This is the alien Purple Toothwort, long known from the riverside pathway at Monksbrook. It's a bit early yet, it will look better in another couple of weeks time, but this was the best clump we saw. More clumps were emerging through the soil (which is where I expected them to be, not up a tree!) but barely showing signs of opening up, certainly no colour yet. What a bizarre plant, even freakier than yesterday's Toothwort beneath Hazels. Good man, Tony. Next?
We sped off to a secret site in search of a secret plant, but failed. We figured that it was just a bit too early in the season. Just have to come back some other time, ideally April/May, I guess. But that won't be this year, sadly. However, Tony did pull out another botanical lifer, seen and identified from a moving car (and he was driving too!) A handy side turning allowed us to slam over and jump out to key through what, it transpires, is really quite a common tree and one I've simply overlooked for many years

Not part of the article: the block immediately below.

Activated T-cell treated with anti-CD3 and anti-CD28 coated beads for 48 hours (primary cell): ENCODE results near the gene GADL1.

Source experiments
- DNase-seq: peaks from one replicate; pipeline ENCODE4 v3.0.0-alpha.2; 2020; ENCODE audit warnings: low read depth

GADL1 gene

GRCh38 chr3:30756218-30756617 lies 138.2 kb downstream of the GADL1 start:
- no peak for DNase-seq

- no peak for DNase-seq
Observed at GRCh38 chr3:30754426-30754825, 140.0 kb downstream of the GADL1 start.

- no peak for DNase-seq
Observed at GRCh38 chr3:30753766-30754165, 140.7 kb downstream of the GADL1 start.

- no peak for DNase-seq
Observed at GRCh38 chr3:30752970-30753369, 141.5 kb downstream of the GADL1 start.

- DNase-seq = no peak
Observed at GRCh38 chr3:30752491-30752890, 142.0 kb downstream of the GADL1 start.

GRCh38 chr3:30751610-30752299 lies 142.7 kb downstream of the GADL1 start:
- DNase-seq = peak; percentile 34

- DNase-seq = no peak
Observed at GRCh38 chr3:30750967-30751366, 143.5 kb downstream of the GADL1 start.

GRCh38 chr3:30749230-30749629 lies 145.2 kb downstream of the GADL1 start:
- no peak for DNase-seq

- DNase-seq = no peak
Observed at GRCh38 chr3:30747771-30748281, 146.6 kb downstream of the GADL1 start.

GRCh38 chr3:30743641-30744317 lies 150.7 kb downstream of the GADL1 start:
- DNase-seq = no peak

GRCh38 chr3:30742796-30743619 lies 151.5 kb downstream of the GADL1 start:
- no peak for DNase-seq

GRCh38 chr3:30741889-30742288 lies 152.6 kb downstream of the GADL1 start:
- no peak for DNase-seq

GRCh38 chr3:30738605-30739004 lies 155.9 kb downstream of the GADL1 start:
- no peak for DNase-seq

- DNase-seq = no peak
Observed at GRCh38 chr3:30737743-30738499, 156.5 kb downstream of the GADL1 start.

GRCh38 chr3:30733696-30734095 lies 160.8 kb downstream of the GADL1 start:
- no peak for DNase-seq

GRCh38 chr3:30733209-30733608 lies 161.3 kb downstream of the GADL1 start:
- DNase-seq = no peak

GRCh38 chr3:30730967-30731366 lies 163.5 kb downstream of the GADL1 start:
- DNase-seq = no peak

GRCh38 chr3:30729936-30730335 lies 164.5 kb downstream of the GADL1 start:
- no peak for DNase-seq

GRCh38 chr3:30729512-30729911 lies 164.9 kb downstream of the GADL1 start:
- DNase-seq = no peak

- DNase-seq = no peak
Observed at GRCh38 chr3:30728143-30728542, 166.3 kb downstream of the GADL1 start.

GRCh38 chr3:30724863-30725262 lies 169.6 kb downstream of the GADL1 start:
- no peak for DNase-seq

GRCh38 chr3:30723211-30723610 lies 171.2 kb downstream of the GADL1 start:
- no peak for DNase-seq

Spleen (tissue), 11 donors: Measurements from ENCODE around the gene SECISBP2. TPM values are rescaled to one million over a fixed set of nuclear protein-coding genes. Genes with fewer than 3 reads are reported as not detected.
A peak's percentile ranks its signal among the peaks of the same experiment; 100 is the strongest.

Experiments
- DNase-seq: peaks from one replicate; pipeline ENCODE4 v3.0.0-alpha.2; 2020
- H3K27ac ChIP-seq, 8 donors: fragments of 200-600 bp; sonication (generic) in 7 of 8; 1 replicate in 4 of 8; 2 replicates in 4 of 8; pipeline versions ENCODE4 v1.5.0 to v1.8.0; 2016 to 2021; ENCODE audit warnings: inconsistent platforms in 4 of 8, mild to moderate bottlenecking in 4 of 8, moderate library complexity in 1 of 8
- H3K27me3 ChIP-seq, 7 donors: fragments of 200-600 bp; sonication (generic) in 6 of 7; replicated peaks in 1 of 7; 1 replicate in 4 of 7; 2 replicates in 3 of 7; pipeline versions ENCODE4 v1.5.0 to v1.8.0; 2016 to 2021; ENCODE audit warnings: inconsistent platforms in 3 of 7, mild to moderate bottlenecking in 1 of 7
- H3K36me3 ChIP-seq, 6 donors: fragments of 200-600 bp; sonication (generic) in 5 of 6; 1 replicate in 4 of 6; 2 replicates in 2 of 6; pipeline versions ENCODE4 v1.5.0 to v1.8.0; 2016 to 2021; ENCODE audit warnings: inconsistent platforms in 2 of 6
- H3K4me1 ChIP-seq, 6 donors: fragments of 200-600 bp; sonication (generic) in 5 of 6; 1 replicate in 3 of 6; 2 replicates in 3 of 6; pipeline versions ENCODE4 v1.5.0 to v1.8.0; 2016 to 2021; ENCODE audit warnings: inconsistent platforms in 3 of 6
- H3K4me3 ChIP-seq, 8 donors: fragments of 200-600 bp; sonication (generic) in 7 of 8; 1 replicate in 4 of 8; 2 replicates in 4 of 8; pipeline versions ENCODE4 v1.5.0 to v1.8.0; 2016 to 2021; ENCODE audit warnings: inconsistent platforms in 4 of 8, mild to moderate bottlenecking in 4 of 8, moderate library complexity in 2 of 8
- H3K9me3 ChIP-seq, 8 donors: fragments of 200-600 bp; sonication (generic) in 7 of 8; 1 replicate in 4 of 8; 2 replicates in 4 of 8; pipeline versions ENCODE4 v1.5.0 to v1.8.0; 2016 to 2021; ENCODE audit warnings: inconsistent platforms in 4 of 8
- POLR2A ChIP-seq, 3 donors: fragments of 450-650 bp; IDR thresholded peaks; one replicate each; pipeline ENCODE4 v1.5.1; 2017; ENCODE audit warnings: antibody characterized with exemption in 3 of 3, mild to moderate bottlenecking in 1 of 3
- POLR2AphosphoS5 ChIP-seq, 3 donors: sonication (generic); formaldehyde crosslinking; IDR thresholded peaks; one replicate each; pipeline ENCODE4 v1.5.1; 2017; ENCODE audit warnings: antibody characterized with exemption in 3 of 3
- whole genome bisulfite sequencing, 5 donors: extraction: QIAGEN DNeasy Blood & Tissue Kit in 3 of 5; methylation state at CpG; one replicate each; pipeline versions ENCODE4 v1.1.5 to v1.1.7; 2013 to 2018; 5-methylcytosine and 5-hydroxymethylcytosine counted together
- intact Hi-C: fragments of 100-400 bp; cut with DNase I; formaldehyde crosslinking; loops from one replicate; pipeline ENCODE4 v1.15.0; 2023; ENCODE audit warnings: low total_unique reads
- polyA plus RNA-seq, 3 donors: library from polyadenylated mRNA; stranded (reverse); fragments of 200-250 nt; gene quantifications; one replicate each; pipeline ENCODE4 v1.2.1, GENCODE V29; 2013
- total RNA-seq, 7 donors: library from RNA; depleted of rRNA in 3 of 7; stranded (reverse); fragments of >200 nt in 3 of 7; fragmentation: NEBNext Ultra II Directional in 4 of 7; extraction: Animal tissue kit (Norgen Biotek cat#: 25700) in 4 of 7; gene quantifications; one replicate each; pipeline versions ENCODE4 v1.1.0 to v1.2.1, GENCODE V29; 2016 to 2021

|Cherry Plum Prunus cerasifera - note the green twigs and the fact that it's in flower already|
I ran it through the keys to be certain, but everything pointed to Cherry Plum. There were loads of them all along the roadside verges, Tony kept saying, "oh look, there's another one..." I've just never really looked at them before, I guess. Glabrous, green young twigs, small brown scale buds, blossom appearing as the leaves burst, the early flowering...yep, definitely Cherry Plum! Bit embarrassing really, I wonder what else I've been overlooking that I should have nailed years ago? Bound to be a few.